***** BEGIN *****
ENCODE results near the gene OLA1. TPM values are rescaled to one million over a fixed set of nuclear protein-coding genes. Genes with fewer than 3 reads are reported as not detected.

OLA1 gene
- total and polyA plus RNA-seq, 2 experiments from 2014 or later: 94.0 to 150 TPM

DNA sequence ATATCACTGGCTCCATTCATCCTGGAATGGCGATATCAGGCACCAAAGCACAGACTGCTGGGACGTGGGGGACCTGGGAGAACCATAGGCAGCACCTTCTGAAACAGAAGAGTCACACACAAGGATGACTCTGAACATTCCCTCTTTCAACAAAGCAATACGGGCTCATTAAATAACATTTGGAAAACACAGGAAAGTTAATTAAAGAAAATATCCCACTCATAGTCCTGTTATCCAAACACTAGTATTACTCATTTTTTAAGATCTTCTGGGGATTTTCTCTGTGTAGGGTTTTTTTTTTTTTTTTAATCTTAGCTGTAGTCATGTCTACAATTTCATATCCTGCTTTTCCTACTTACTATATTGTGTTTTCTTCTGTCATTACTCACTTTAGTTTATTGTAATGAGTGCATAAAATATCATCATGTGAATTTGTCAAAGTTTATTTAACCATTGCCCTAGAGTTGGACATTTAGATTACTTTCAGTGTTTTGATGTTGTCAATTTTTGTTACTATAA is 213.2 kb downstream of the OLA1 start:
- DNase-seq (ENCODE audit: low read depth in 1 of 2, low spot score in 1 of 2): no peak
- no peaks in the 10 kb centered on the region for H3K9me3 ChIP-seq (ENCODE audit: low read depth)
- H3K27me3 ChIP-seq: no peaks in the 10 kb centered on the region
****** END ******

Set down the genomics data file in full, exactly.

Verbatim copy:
ENCODE results near the gene OLA1. TPM values are rescaled to one million over a fixed set of nuclear protein-coding genes. Genes with fewer than 3 reads are reported as not detected.

OLA1 gene
- total and polyA plus RNA-seq, 2 experiments from 2014 or later: 94.0 to 150 TPM

DNA sequence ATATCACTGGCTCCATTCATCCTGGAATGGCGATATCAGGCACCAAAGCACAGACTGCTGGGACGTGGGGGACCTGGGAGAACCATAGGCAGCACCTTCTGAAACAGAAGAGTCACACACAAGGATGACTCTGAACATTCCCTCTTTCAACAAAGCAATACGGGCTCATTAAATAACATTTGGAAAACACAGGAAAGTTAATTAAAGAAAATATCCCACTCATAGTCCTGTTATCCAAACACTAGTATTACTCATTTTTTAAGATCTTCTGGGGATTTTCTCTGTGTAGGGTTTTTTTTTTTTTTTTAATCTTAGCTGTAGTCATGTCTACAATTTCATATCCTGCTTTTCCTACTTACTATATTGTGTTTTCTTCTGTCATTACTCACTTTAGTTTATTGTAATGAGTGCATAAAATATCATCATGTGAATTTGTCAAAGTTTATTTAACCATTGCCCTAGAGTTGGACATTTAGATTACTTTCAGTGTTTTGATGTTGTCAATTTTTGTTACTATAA is 213.2 kb downstream of the OLA1 start:
- DNase-seq (ENCODE audit: low read depth in 1 of 2, low spot score in 1 of 2): no peak
- no peaks in the 10 kb centered on the region for H3K9me3 ChIP-seq (ENCODE audit: low read depth)
- H3K27me3 ChIP-seq: no peaks in the 10 kb centered on the region